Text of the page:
Sexual dimorphism in immune response genes as a function of puberty

Rebecca Lamason, Po Zhao, Rashmi Rawat, Adrian Davis, John Hall, Jae Jin Chae, Rajeev Agarwal, Phillip Cohen, Antony Rosen, Eric P. Hoffman, Kanneboyina Nagaraju

Research output: Contribution to journalArticlepeer-review


Background: Autoimmune diseases are more prevalent in females than in males, whereas males have higher mortality associated with infectious diseases. To increase our understanding of this sexual dimorphism in the immune system, we sought to identify and characterize inherent differences in immune response programs in the spleens of male and female mice before, during and after puberty. Results: After the onset of puberty, female mice showed a higher expression of adaptive immune response genes, while males had a higher expression of innate immune genes. This result suggested a requirement for sex hormones. Using in vivo and in vitro assays in normal and mutant mouse strains, we found that reverse signaling through FasL was directly influenced by estrogen, with downstream consequences of increased CD8+ T cell-derived B cell help (via cytokines) and enhanced immunoglobulin production. Conclusion: These results demonstrate that sexual dimorphism in innate and adaptive immune genes is dependent on puberty. This study also revealed that estrogen influences immunoglobulin levels in post-pubertal female mice via the Fas-FasL pathway.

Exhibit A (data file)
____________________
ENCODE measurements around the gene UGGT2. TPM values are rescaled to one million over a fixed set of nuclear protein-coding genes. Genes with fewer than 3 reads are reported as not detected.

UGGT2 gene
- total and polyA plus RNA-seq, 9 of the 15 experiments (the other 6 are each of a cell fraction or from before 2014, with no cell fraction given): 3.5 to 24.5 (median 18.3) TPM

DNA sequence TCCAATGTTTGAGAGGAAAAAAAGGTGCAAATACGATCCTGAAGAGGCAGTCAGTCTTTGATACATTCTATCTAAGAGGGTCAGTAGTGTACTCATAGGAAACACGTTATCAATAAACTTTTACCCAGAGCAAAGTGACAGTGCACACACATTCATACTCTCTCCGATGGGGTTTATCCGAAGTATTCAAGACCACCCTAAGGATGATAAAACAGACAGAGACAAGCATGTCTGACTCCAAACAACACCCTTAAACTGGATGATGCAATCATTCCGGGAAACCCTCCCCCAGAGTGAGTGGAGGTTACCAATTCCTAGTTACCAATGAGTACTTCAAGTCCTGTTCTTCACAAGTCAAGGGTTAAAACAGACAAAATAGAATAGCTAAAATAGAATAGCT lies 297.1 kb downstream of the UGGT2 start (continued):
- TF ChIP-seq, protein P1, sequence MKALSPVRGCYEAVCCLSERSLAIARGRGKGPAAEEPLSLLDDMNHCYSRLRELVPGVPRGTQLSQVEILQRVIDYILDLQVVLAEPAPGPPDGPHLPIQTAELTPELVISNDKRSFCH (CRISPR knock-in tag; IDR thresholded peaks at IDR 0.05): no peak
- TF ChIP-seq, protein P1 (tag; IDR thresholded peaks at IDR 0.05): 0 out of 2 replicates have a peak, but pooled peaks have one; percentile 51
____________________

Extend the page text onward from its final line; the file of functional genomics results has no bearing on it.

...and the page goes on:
Original languageEnglish (US)
Article number2
JournalBMC Immunology
StatePublished - Feb 22 2006

ASJC Scopus subject areas

  • Immunology


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